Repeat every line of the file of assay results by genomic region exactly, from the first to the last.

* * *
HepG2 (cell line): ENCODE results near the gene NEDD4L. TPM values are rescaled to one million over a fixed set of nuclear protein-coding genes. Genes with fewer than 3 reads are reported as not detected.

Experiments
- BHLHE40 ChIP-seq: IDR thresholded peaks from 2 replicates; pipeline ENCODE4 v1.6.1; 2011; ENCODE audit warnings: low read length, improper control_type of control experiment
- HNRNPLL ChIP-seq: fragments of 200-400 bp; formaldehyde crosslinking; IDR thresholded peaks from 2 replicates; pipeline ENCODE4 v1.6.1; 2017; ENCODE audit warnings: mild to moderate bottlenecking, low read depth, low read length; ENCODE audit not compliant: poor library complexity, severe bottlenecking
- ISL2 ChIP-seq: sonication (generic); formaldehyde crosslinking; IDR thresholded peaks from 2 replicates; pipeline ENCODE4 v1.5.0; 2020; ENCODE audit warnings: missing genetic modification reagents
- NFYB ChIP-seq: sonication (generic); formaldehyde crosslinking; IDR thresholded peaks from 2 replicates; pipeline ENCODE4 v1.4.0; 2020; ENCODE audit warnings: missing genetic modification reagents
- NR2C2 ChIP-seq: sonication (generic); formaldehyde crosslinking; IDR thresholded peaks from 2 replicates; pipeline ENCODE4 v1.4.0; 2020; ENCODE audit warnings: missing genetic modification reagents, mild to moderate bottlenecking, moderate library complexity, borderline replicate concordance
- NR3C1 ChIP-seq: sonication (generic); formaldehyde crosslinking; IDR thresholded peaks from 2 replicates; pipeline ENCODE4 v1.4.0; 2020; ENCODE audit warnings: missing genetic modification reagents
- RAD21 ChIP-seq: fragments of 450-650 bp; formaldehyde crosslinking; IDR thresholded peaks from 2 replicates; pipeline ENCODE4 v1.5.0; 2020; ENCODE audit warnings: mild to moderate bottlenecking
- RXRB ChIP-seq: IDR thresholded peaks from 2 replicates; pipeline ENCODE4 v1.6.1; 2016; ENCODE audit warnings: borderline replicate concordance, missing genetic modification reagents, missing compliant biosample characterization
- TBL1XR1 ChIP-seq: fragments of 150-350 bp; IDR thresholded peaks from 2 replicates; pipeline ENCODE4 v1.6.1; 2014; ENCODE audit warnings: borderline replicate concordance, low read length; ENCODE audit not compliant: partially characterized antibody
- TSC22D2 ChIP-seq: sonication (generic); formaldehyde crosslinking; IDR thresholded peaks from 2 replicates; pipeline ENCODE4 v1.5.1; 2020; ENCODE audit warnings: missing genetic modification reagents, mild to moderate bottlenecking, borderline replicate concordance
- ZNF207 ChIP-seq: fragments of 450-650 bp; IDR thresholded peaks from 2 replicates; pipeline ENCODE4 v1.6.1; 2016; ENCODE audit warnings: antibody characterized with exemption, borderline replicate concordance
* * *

HepG2 (cell line): ENCODE results near the gene NEDD4L. TPM values are rescaled to one million over a fixed set of nuclear protein-coding genes. Genes with fewer than 3 reads are reported as not detected.

Experiments
- BHLHE40 ChIP-seq: IDR thresholded peaks from 2 replicates; pipeline ENCODE4 v1.6.1; 2011; ENCODE audit warnings: low read length, improper control_type of control experiment
- HNRNPLL ChIP-seq: fragments of 200-400 bp; formaldehyde crosslinking; IDR thresholded peaks from 2 replicates; pipeline ENCODE4 v1.6.1; 2017; ENCODE audit warnings: mild to moderate bottlenecking, low read depth, low read length; ENCODE audit not compliant: poor library complexity, severe bottlenecking
- ISL2 ChIP-seq: sonication (generic); formaldehyde crosslinking; IDR thresholded peaks from 2 replicates; pipeline ENCODE4 v1.5.0; 2020; ENCODE audit warnings: missing genetic modification reagents
- NFYB ChIP-seq: sonication (generic); formaldehyde crosslinking; IDR thresholded peaks from 2 replicates; pipeline ENCODE4 v1.4.0; 2020; ENCODE audit warnings: missing genetic modification reagents
- NR2C2 ChIP-seq: sonication (generic); formaldehyde crosslinking; IDR thresholded peaks from 2 replicates; pipeline ENCODE4 v1.4.0; 2020; ENCODE audit warnings: missing genetic modification reagents, mild to moderate bottlenecking, moderate library complexity, borderline replicate concordance
- NR3C1 ChIP-seq: sonication (generic); formaldehyde crosslinking; IDR thresholded peaks from 2 replicates; pipeline ENCODE4 v1.4.0; 2020; ENCODE audit warnings: missing genetic modification reagents
- RAD21 ChIP-seq: fragments of 450-650 bp; formaldehyde crosslinking; IDR thresholded peaks from 2 replicates; pipeline ENCODE4 v1.5.0; 2020; ENCODE audit warnings: mild to moderate bottlenecking
- RXRB ChIP-seq: IDR thresholded peaks from 2 replicates; pipeline ENCODE4 v1.6.1; 2016; ENCODE audit warnings: borderline replicate concordance, missing genetic modification reagents, missing compliant biosample characterization
- TBL1XR1 ChIP-seq: fragments of 150-350 bp; IDR thresholded peaks from 2 replicates; pipeline ENCODE4 v1.6.1; 2014; ENCODE audit warnings: borderline replicate concordance, low read length; ENCODE audit not compliant: partially characterized antibody
- TSC22D2 ChIP-seq: sonication (generic); formaldehyde crosslinking; IDR thresholded peaks from 2 replicates; pipeline ENCODE4 v1.5.1; 2020; ENCODE audit warnings: missing genetic modification reagents, mild to moderate bottlenecking, borderline replicate concordance
- ZNF207 ChIP-seq: fragments of 450-650 bp; IDR thresholded peaks from 2 replicates; pipeline ENCODE4 v1.6.1; 2016; ENCODE audit warnings: antibody characterized with exemption, borderline replicate concordance